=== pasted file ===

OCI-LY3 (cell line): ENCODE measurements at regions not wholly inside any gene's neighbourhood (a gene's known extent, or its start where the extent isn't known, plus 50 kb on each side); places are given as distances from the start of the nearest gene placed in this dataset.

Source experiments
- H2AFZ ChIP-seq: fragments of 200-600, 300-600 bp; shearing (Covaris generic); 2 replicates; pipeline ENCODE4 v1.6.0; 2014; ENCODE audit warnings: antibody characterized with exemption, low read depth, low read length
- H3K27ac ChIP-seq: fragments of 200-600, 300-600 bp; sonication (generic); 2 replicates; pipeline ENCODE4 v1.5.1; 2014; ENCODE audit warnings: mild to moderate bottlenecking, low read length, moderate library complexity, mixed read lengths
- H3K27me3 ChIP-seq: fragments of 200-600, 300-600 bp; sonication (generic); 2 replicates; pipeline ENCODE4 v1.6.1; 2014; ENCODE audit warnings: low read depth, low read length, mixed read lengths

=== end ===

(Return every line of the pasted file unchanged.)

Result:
OCI-LY3 (cell line): ENCODE measurements at regions not wholly inside any gene's neighbourhood (a gene's known extent, or its start where the extent isn't known, plus 50 kb on each side); places are given as distances from the start of the nearest gene placed in this dataset.

Source experiments
- H2AFZ ChIP-seq: fragments of 200-600, 300-600 bp; shearing (Covaris generic); 2 replicates; pipeline ENCODE4 v1.6.0; 2014; ENCODE audit warnings: antibody characterized with exemption, low read depth, low read length
- H3K27ac ChIP-seq: fragments of 200-600, 300-600 bp; sonication (generic); 2 replicates; pipeline ENCODE4 v1.5.1; 2014; ENCODE audit warnings: mild to moderate bottlenecking, low read length, moderate library complexity, mixed read lengths
- H3K27me3 ChIP-seq: fragments of 200-600, 300-600 bp; sonication (generic); 2 replicates; pipeline ENCODE4 v1.6.1; 2014; ENCODE audit warnings: low read depth, low read length, mixed read lengths